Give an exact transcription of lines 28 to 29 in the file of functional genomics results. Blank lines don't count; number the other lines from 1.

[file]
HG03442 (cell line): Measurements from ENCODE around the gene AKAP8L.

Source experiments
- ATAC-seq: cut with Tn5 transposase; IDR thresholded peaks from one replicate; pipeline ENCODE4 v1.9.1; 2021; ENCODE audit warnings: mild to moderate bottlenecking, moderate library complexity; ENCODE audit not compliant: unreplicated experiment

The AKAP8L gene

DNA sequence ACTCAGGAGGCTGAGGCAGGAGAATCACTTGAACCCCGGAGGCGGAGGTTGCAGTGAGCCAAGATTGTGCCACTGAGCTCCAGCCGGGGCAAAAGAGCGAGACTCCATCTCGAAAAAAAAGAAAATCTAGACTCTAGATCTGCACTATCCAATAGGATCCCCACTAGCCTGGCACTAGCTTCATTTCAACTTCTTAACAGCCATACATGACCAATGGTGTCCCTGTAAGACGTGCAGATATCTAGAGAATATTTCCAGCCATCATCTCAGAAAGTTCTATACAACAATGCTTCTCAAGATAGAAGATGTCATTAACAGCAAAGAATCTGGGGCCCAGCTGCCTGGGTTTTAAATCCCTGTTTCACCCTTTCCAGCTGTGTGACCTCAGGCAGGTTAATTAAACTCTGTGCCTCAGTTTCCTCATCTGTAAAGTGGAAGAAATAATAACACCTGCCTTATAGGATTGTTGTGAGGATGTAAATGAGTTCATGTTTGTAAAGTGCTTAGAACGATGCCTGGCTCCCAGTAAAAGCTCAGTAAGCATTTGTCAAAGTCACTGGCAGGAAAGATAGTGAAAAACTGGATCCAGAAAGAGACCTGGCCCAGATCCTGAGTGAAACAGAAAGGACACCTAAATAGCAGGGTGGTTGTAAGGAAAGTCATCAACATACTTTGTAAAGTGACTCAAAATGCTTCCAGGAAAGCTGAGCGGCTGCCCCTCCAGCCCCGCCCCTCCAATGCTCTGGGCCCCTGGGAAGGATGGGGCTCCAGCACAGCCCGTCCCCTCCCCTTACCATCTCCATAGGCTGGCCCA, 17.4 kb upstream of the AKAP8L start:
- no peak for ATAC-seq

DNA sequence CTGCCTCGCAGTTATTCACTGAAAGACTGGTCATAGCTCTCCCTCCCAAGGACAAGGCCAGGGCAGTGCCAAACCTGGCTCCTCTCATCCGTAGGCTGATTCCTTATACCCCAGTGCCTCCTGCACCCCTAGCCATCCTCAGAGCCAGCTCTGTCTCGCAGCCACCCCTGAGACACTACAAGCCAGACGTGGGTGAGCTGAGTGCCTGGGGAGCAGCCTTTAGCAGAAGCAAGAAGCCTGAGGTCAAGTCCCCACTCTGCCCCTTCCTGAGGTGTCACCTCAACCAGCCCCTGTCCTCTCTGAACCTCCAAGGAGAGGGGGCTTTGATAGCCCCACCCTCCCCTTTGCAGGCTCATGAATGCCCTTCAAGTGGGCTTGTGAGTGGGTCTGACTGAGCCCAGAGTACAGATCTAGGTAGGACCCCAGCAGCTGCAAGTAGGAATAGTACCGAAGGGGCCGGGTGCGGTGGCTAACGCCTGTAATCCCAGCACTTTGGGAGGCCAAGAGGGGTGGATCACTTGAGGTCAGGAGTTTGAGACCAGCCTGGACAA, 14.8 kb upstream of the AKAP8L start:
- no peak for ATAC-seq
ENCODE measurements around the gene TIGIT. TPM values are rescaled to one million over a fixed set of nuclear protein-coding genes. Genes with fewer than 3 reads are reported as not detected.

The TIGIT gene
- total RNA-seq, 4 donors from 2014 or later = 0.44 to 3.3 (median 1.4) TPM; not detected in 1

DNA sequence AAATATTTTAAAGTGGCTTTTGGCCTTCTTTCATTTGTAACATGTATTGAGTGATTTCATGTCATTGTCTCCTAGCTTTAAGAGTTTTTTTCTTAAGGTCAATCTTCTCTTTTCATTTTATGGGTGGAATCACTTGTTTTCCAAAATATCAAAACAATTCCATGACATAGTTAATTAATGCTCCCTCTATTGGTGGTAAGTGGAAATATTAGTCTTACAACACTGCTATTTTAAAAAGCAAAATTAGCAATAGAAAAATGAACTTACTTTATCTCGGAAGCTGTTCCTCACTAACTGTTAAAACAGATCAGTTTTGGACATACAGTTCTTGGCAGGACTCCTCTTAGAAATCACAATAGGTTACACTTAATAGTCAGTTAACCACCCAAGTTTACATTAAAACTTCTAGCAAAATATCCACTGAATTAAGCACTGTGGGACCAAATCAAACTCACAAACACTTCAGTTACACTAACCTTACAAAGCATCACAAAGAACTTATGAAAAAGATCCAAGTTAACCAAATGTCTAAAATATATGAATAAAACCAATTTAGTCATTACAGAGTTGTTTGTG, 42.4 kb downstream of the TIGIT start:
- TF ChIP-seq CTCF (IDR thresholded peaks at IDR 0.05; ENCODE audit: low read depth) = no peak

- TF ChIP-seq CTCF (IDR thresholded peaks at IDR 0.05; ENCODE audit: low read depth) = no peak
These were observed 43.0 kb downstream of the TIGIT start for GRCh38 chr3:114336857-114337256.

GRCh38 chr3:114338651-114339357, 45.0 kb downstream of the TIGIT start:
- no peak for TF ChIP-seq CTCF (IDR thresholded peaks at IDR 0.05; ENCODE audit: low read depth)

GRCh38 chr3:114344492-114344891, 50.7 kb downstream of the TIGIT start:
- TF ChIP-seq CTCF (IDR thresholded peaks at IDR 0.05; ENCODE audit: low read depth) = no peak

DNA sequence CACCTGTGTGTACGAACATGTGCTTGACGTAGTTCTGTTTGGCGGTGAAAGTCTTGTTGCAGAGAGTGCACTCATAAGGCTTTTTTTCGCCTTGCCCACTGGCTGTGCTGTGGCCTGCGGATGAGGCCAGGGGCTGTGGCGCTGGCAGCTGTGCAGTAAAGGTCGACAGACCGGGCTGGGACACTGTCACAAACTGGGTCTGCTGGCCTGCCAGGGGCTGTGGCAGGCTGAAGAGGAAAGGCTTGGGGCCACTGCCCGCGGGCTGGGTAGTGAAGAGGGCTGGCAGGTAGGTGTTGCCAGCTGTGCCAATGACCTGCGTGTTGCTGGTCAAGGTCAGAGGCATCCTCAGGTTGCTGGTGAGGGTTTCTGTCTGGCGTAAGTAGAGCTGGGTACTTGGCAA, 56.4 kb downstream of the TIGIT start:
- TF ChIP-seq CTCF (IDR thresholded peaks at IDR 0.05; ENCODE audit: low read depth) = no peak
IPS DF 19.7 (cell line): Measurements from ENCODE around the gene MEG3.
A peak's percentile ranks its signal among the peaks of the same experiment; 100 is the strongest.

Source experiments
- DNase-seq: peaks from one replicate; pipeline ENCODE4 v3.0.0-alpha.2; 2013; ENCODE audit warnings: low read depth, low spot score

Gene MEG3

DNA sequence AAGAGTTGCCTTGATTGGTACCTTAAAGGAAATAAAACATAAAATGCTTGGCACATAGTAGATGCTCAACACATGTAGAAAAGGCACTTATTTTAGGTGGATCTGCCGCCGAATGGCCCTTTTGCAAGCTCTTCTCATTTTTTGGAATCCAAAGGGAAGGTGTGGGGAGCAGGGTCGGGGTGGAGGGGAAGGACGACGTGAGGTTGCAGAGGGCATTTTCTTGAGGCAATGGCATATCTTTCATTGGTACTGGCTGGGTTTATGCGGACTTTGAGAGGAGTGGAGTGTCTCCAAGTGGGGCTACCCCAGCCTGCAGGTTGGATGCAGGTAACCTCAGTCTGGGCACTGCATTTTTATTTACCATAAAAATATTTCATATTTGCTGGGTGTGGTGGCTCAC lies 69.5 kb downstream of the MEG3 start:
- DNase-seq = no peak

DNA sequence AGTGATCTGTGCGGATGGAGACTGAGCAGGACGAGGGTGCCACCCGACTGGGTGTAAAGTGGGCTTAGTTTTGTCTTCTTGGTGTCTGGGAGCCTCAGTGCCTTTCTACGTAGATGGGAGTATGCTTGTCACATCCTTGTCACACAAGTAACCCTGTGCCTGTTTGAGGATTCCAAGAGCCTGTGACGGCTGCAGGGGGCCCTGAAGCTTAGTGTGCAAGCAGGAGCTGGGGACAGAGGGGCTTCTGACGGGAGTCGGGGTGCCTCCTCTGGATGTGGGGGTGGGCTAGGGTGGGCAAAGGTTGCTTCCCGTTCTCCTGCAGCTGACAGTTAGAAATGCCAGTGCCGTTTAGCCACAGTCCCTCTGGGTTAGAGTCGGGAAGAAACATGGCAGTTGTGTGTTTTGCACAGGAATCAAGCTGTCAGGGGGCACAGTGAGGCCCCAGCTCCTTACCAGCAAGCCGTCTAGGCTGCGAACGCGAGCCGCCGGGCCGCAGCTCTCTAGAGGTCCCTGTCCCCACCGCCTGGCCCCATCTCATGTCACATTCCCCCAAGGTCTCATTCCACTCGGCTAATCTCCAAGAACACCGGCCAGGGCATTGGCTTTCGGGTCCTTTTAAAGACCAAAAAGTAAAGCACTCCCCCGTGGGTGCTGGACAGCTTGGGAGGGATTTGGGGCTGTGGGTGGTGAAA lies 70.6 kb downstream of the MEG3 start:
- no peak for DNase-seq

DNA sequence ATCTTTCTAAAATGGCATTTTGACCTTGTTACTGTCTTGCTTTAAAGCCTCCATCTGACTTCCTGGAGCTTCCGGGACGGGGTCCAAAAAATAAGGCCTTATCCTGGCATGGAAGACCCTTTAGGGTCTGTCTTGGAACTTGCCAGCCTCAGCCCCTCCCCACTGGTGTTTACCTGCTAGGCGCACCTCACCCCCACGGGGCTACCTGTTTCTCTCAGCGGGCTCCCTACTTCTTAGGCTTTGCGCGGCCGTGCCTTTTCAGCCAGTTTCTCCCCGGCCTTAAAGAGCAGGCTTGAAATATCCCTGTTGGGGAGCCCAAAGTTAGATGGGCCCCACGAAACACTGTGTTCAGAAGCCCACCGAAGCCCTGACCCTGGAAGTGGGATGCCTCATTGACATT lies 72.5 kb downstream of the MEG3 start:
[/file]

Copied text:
- DNase-seq = no peak

DNA sequence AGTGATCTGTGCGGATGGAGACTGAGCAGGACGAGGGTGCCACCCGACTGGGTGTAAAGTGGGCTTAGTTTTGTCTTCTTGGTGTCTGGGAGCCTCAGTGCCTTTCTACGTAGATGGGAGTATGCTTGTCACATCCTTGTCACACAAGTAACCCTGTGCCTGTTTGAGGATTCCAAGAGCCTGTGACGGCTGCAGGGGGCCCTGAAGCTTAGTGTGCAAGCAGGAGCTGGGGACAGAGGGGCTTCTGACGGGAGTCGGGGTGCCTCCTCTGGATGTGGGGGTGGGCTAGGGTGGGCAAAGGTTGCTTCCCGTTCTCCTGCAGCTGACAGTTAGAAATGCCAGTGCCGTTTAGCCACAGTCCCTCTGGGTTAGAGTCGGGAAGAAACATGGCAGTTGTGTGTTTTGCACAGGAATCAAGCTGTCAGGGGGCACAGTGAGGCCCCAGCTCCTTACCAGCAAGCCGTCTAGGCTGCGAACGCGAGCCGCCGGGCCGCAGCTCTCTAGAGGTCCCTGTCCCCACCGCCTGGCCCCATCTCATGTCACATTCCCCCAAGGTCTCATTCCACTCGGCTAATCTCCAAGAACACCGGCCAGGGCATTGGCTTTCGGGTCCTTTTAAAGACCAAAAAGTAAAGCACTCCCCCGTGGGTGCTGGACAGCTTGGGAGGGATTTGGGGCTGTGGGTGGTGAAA lies 70.6 kb downstream of the MEG3 start: